When an aging parent is diagnosed with dementia, you will likely notice a decline in their abilities to perform regular activities.
However, sometimes it can be challenging to deal with a parent with dementia, as they may feel like they can take care of themselves.
Sometimes, providing eldercare support can be straightforward, such as arranging transportation or assisting with a household chore.
In other cases, dementia can affect a senior’s ability to remain independent, requiring them to seek assistance for essential activities, such as managing medication, cooking meals, or getting dressed.
So, how can you address your loved one’s needs if they refuse to accept help?
1. Assess Your Parent’s Needs
Caring for an aging parent can feel overwhelming if you’re unsure of their needs. Taking the initiative to determine what type of help they need can be useful.
Some key areas where an aging adult with dementia often requires help are home safety, medication management, cognitive health, personal hygiene, and social interaction.
After you’ve established which areas your loved one needs help with, start thinking of a plan to address each problem to help them stay safe and healthy.
2. Explore Available Memory Care Options
When your loved one is at a dementia stage where it’s difficult for them to perform daily tasks, they might require professional care.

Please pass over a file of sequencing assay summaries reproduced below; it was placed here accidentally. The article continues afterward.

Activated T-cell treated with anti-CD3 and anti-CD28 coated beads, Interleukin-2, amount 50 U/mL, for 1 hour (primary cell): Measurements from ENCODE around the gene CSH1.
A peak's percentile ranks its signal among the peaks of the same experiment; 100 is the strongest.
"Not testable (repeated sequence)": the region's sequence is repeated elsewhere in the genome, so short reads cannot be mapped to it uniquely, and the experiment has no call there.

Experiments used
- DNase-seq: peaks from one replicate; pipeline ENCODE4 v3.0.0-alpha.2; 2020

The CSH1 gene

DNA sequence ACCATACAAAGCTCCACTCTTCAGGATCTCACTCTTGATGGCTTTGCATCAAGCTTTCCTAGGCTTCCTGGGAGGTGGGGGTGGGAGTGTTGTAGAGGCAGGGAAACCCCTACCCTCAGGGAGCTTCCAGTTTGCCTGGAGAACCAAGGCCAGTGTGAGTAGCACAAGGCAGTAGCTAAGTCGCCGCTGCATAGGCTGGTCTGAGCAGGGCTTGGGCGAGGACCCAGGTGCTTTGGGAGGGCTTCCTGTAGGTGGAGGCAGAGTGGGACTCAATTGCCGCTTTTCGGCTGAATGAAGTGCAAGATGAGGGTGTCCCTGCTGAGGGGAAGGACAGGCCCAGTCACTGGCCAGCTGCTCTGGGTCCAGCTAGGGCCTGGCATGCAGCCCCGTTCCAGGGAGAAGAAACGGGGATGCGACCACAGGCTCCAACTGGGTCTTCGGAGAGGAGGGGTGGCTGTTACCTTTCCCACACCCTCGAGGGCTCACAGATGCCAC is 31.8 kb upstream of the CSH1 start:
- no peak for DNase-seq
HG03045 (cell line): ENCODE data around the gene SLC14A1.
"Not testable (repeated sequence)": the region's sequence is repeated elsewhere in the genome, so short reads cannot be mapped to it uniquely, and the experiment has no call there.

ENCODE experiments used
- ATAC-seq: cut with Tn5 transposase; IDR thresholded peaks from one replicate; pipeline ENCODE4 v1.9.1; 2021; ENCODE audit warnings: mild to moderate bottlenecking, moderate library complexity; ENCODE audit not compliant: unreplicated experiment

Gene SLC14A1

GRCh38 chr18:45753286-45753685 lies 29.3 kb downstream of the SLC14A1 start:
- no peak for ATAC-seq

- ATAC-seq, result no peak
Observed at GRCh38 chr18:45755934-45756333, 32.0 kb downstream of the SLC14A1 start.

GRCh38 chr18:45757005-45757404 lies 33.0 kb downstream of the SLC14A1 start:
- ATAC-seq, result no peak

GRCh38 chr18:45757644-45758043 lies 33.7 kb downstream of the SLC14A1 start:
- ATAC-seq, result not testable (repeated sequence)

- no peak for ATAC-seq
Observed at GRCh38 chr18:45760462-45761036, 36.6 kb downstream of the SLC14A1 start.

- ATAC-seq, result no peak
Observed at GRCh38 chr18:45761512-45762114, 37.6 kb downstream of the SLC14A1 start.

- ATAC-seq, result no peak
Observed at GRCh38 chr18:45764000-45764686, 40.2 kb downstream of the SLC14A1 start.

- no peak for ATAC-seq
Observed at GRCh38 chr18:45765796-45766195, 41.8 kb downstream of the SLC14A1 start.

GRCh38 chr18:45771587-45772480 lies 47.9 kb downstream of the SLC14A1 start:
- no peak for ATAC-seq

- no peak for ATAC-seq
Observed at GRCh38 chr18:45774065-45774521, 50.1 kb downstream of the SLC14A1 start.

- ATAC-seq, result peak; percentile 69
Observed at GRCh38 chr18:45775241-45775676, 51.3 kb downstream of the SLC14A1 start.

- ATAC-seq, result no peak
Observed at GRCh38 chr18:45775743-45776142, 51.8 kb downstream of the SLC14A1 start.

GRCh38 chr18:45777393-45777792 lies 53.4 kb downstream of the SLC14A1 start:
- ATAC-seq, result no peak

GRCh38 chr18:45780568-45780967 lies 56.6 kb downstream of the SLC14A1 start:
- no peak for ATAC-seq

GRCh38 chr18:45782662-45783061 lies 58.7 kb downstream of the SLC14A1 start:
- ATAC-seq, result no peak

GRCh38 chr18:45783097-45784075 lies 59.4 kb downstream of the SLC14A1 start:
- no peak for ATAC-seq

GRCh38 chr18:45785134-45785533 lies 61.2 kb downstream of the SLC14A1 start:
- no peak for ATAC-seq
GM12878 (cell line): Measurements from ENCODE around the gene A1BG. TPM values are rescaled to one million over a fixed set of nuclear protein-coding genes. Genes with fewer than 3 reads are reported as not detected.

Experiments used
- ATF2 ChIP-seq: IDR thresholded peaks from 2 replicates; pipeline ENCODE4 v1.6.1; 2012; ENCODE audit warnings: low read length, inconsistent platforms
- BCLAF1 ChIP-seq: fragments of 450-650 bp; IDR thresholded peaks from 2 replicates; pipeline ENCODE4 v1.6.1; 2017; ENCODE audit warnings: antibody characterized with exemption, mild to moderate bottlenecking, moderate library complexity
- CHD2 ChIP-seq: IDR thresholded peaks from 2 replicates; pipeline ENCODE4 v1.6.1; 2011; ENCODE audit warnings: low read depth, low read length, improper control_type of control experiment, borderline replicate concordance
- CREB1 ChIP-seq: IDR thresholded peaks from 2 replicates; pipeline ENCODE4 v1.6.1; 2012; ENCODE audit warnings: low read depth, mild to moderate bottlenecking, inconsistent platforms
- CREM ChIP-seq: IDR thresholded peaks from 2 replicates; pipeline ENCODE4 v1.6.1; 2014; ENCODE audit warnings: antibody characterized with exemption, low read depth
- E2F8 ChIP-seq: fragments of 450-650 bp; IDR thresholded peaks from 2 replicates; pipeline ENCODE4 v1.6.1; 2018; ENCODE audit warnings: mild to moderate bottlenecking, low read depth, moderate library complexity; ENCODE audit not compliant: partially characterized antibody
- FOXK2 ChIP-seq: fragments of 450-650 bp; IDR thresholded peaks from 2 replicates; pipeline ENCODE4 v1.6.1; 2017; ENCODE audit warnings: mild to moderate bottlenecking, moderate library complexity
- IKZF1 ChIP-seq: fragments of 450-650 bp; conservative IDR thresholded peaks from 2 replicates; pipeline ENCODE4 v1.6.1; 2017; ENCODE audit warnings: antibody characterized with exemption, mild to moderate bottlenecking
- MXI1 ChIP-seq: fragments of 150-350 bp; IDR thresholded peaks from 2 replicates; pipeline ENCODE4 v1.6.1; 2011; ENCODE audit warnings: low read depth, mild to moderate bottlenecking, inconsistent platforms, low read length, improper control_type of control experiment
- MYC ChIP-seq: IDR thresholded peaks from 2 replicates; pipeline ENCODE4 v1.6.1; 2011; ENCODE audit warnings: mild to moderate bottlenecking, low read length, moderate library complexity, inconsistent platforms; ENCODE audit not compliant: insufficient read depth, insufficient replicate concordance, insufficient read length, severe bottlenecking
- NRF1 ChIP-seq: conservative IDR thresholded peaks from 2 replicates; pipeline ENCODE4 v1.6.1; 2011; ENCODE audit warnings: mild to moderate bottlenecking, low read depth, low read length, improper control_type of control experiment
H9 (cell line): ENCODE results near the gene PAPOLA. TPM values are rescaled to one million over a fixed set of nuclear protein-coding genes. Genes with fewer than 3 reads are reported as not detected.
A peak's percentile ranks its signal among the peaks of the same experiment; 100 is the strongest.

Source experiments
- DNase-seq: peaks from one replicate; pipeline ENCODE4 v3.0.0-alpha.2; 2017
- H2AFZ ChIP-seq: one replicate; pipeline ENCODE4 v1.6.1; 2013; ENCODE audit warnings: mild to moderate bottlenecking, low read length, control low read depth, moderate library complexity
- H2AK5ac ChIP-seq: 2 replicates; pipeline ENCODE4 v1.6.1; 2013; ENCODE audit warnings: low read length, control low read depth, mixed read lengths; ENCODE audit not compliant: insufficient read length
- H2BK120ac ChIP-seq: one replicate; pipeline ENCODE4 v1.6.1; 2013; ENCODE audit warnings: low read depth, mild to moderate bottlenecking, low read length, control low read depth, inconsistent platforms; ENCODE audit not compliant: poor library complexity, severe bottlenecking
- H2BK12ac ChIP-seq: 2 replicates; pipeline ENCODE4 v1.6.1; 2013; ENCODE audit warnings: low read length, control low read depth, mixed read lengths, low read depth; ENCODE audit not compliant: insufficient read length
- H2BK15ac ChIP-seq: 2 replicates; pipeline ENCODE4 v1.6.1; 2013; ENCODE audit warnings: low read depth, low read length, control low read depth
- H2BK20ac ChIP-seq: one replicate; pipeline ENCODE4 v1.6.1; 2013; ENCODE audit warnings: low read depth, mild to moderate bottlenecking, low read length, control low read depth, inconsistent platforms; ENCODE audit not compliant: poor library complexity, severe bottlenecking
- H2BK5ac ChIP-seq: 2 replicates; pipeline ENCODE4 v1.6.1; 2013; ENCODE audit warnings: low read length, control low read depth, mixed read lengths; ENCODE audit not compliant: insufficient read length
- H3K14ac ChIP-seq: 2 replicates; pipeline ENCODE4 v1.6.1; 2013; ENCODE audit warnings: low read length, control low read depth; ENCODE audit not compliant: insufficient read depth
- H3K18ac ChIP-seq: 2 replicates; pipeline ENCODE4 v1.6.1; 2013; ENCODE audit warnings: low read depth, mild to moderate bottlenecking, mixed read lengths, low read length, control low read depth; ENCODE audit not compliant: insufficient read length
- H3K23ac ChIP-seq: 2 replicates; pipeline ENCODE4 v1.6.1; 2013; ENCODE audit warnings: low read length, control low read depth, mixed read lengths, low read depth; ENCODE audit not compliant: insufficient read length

You may not have the time or adequate knowledge to help them, but professional caregivers possess the necessary knowledge and skills to address an aging adult’s needs.
If you’re seeking memory care in Ontario or your own location, look for a residential home that offers specialized care for seniors with dementia.
A home-like residence staffed with trained nurses and care specialists will ensure that your loved one is in good hands. They can address your parent’s needs and offer memory-care-based activities.
3. Pay Attention to Home Condition & Hygiene Habits
You may notice several signs indicating that your aging parent needs help. Observe their hygiene habits, check if they have food in the fridge, and the cleanliness of their home.
If it seems that they’re neglecting personal hygiene or other essential tasks that they usually perform, it might be a sign that they need assistance.
4. Have an Open Discussion with Your Parent
Including your parent in the decision-making process will often help them feel more comfortable with the choices being made.
If you’re considering moving them into a memory care home, discuss the option with your parent and prioritize their needs.
If you explain the options available and emphasize how the new environment can help them, they might be more open to the idea of receiving specialized care.
5. Create an Actionable Plan
Once you’ve assessed your parent’s needs, create an actionable plan addressing your parent’s most critical current needs.
This may include getting a medical evaluation, discussing the value of moving into a memory care home, and addressing safety issues if they choose to live alone at home.
After you’ve created a plan, be prepared to implement it. It may take time to implement the plan and get your parents on board, so patience is important.
When you’ve established that your aging parent with dementia needs help, it’s essential to take your next steps carefully.
The key to knowing how to deal with a parent with dementia is keeping your parent involved in the process, and being considerate about how they react to your suggestions.